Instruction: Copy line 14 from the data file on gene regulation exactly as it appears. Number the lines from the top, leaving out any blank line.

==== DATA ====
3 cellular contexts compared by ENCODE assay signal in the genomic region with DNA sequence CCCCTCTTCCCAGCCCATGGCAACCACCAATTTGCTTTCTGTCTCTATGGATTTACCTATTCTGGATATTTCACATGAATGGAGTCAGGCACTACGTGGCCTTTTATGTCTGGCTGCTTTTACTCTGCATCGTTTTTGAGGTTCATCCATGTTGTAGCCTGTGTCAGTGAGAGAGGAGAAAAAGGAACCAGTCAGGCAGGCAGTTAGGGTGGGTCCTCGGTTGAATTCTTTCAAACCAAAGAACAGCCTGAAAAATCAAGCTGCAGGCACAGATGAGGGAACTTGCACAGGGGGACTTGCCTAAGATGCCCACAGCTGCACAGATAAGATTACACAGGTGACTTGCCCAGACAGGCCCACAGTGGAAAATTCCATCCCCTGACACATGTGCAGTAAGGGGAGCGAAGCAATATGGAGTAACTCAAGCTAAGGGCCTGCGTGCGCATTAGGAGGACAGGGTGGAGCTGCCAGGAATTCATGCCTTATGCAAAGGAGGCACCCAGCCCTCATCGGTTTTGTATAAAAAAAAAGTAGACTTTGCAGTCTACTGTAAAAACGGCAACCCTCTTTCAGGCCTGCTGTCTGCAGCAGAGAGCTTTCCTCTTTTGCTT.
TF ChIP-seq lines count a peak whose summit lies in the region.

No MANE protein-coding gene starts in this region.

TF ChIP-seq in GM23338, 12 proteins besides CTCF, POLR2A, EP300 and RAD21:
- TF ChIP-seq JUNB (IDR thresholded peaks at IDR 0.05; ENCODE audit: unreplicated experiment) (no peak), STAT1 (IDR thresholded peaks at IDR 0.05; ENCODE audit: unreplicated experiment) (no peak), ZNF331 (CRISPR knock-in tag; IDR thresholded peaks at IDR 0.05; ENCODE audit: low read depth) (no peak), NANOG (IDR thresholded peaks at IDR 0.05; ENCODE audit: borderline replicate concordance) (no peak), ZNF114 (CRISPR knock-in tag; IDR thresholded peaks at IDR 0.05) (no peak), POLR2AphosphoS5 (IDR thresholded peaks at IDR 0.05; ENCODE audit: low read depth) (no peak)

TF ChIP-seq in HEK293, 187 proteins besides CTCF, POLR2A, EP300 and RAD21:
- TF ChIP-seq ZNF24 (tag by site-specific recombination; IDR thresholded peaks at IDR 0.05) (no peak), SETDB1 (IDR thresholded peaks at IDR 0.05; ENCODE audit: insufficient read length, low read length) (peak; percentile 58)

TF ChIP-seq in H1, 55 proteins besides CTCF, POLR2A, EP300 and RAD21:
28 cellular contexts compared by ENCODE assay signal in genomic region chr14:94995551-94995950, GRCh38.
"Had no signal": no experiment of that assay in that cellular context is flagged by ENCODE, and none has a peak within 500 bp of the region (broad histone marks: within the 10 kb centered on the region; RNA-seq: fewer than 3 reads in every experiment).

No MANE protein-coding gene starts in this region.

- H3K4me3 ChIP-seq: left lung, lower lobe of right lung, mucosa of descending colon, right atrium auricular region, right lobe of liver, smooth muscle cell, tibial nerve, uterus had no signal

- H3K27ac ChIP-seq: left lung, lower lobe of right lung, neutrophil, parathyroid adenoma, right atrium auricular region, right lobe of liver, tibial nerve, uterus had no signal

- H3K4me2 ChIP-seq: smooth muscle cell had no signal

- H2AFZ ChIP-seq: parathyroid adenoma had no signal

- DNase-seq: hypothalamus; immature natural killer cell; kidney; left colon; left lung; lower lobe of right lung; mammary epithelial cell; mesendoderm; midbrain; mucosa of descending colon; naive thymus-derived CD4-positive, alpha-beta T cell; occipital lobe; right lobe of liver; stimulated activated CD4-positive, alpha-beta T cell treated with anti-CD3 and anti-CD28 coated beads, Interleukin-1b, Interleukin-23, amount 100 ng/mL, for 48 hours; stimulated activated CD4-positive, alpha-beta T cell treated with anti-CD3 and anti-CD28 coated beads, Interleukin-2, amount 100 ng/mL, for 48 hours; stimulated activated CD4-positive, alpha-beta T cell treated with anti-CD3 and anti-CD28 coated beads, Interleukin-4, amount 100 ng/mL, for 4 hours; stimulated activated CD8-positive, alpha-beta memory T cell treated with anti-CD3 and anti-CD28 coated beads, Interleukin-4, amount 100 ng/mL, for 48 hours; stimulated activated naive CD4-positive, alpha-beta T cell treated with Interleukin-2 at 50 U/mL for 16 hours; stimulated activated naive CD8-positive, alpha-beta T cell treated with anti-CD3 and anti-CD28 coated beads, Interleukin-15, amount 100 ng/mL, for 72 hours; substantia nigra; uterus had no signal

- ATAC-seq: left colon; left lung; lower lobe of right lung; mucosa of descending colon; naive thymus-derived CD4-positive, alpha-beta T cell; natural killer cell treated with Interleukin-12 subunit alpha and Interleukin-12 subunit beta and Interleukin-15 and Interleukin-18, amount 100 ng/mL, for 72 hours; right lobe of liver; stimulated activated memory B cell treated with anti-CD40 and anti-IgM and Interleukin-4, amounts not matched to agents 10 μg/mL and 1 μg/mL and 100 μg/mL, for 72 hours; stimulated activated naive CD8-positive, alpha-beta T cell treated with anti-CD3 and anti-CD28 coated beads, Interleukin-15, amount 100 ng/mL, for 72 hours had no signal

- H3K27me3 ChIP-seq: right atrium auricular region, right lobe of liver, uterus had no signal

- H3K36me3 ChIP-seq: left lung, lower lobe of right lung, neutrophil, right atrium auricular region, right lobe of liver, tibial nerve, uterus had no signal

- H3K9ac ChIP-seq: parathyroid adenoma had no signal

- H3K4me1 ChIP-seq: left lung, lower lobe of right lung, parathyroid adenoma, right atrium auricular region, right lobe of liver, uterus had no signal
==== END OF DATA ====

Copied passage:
- H3K4me2 ChIP-seq: smooth muscle cell had no signal